We use cookies to ensure that we give you the best experience on our website. By continuing to use the site, you agree to the use of cookies. You can change this and find out more by following this link

Tax Free Shopping slows, Chinese demand softens in Europe

As we begin the new year, global Tax Free Shopping (TFS) sales growth has slowed again, with January data showing just +3% gain year-on-year (YoY) off the back of a December performance of +11%. Despite January marking the 18th consecutive month of growth for TFS sales, it is the weakest gain we have seen since August 2014, when TFS sales were just +1%.

January’s weak performance was driven by softer Chinese global spending, which slowed to +11% in January YoY. In particular, Chinese globe shoppers chose the Asia-Pacific (APAC) region over Europe; their TFS spending in APAC countries rose sharply to +42% in January, in contrast to Europe, where their TFS spending decreased by -13% in January – the first time Chinese spend has declined since May 2014. 


Chinese economy: slowing luxury demand

January’s news that the Chinese economy had shrunk to a 25-year low of ‘just’ 6.9% growth was widely reported by economic market commentators (for example, CNBC). Some focused on the implications for the luxury industry, notably Goldman Sachs, which forecast worldwide Chinese luxury spending would increase by +6% in 2016, down from +10% in 2015, according to a report in the Financial Times.

However, despite domestic reports that consumer sentiment around salaries was down for Q4 2015, according to a People’s Bank of China report, for the tourism market there is a more positive outlook. According to market research firm Neilson, China’s consumer confidence is 107, well above the global average of 97, reports Jing Daily. Furthermore, Chinese consumers have one of the lowest levels of ‘recessionary sentiment’ at just 29% vs Americans, who are registering 47%.


APAC growth

This month Global Blue is seeing double-digit +37% YoY growth in APAC as appetite for shopping tax-free here increases. Japan in particular is a hotspot in the region for growth, due to increased numbers of Chinese visitors, who are attracted by the soft currency and have shifted their tourism plans away from Europe (over terrorist attack concerns) and, longer-term, from Hong Kong.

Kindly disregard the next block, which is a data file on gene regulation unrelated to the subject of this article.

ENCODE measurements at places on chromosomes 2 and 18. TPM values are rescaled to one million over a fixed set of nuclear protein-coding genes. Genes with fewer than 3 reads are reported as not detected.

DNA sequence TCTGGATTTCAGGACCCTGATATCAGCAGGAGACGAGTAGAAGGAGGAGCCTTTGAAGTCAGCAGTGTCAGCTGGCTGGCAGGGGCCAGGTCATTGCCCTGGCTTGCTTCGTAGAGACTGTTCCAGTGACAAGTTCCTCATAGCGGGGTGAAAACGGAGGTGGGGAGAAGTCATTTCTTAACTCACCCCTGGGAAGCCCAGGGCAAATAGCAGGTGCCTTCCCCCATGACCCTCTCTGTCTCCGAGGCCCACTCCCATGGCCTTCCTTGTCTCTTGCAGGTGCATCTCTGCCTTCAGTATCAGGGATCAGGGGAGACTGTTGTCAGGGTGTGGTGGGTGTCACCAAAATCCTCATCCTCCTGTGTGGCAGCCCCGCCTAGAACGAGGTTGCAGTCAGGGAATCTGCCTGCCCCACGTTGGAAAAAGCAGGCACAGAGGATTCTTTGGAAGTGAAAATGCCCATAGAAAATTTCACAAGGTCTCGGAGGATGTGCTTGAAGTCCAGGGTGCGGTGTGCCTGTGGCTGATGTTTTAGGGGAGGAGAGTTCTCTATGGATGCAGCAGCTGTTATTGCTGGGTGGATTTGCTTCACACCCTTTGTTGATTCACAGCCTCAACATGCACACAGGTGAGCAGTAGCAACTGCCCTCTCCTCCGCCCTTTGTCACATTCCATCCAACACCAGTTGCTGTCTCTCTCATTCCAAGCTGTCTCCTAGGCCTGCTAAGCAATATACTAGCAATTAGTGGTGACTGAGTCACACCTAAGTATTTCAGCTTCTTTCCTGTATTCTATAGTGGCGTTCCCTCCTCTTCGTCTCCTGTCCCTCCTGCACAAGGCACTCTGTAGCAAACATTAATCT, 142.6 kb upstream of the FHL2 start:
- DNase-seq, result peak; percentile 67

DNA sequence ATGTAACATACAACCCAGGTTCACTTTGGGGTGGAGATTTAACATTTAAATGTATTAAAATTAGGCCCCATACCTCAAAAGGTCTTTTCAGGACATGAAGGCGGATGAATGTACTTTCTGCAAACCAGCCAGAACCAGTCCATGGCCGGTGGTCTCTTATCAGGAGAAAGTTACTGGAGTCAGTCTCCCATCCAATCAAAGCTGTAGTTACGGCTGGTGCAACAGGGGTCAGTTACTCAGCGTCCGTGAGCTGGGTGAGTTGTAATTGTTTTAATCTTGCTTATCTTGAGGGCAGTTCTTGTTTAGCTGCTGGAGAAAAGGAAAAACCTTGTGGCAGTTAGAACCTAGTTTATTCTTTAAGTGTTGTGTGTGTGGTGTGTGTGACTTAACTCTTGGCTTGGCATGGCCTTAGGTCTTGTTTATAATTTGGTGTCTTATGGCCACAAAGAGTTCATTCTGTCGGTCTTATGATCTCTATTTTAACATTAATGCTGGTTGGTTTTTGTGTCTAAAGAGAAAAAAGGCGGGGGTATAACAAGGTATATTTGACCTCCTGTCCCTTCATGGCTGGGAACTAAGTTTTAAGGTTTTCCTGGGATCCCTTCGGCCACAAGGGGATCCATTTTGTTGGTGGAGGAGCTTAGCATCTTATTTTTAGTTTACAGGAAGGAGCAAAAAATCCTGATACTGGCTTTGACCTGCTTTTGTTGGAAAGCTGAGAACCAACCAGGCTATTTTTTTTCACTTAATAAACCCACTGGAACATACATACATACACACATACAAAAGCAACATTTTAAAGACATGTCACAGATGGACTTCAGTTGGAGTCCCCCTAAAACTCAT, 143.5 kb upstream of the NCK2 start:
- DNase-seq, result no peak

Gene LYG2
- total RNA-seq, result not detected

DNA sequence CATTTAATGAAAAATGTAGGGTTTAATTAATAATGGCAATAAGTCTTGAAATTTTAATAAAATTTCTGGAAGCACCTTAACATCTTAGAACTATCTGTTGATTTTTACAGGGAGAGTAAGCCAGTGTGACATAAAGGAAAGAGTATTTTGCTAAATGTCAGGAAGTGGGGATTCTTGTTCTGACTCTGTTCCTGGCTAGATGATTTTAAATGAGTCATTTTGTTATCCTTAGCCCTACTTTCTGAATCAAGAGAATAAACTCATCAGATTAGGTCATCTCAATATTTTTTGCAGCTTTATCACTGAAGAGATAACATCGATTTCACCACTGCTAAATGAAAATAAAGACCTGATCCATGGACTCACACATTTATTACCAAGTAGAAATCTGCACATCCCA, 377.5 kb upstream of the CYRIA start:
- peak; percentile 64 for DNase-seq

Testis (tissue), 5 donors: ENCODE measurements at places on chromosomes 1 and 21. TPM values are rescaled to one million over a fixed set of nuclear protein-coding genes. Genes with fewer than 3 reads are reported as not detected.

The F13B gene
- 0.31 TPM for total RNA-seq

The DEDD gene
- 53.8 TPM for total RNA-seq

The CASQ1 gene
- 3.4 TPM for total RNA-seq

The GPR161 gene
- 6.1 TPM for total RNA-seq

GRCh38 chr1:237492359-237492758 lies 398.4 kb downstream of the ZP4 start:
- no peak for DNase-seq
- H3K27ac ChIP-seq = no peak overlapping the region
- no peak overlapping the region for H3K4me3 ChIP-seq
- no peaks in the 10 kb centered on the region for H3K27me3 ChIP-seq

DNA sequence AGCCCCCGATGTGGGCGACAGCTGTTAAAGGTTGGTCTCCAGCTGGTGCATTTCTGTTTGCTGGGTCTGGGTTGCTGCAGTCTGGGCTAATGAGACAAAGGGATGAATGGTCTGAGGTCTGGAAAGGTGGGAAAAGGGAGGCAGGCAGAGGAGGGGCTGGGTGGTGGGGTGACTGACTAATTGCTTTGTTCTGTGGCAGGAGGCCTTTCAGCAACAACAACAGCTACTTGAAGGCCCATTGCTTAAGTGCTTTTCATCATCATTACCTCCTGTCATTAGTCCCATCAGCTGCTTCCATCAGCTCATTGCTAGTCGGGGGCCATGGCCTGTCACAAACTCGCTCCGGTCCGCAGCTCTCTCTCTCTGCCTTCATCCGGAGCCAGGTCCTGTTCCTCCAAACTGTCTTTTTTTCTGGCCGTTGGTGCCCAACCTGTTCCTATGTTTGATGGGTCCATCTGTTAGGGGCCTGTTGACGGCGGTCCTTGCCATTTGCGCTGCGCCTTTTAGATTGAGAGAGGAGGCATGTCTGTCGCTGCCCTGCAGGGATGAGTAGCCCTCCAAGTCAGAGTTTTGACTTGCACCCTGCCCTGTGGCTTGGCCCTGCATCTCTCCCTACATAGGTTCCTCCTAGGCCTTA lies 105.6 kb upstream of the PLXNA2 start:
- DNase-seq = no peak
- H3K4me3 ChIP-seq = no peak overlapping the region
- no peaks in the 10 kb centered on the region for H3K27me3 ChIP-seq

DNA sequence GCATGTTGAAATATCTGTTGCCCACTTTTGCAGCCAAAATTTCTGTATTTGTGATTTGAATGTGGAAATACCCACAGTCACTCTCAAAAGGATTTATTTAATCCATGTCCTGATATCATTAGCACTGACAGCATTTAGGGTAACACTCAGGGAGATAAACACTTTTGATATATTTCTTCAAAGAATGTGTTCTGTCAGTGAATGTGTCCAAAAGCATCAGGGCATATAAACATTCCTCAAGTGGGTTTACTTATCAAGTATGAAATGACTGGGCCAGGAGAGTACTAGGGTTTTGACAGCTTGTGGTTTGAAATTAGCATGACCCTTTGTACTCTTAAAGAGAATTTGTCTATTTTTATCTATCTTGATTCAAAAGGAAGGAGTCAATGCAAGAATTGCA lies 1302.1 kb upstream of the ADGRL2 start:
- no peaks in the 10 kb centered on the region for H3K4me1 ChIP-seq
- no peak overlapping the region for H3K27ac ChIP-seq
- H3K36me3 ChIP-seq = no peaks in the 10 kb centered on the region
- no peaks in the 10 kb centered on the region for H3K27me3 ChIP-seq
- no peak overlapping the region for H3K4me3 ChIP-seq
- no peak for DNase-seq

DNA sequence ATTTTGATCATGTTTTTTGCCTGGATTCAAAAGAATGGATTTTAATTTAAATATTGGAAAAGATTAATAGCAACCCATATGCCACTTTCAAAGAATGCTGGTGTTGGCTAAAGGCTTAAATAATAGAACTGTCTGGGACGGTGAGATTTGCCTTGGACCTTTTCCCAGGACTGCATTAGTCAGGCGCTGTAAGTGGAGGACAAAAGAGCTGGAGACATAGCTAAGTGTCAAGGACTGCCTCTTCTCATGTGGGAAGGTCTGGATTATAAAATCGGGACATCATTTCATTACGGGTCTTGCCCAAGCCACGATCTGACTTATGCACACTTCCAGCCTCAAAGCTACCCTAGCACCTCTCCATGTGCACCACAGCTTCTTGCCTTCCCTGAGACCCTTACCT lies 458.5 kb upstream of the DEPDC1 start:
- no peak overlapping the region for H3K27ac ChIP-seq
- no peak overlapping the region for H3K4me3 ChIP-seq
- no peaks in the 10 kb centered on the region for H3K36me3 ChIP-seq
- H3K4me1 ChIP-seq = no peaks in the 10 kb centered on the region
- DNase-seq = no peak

Japan is now Global Blue’s fourth largest TFS destination, where we have doubled our merchant footprint over the last 12 months. Sales performance in Japan is up +42% for January YoY, boosted by Chinese spending, which was up +87% in Japan this month.


Europe declines

Spending in Europe is in decline this month for the first time since the beginning of 2015. January’s overall sales performance here was -3%, driven by declining number of transactions (-7%) and slightly less than flat average spend (-1%). To blame, in particular, is the big slowdown in spending by Chinese globe shoppers. The new biometric visa requirements for Chinese entering Europe is impacting the number of Chinese tourists visiting the region.

All countries in Europe saw a slowdown in TFS growth this month, with France down the most, to -21% in January vs -8% in December. The Paris terrorist attacks are still affecting tourism numbers and TFS performance here. Germany also posted a sizeable decline in spend this month with -17% for January.

However, Spain is looking positive with a +22% TFS sales increase for January. Spain’s robust performance (see separate story on Spain) is being driven by South American and Hispanic nationalities shopping tax-free while they are in Europe.

Despite hopes that recent changes in the visa application process for Chinese entering the UK would boost their spending patterns, TFS sales performance is down further, to -11% for January YoY. But it is early days, says Gordon Clark, Global Blue’s UK country manager, who is looking to February’s sales performance over Chinese New Year to provide a Q1 2016 sales peak.

‘Chinese New Year is still a key period for UK retail, proven by the rise of +72% YoY for the Chinese New Year period in 2015,’ he says. The new two-year visa for Chinese visitors to the UK offers a boosted incentive for globe shoppers to visit the UK this Lunar New Year over Paris or Milan. ‘However, UK brands need to maintain vigilant local pricing strategies in the face of the strong British pound vs the euro.’

Changing Chinese shopping behaviours are in the air; Europe is witnessing a decline from the Chinese, who are swapping Paris for Moscow. Russia’s weak currency is attracting Chinese tourists this Chinese New Year, who are reported to be visiting Moscow for the culture, architecture, winter-scapes and shopping, according to Reuters.  


Global Blue takeouts:

  • Global spending on TFS is down to +3%, the weakest performance since August 2014.
  • Asia is a TFS growth hotspot, while Europe is mostly registering negative growth.
  • Spain is a growth hotspot in Europe, driven by increased spending by South American and Hispanic globe shoppers.
  • Chinese globe shoppers are shifting away from Europe and shopping more in Japan and, increasingly, Russia.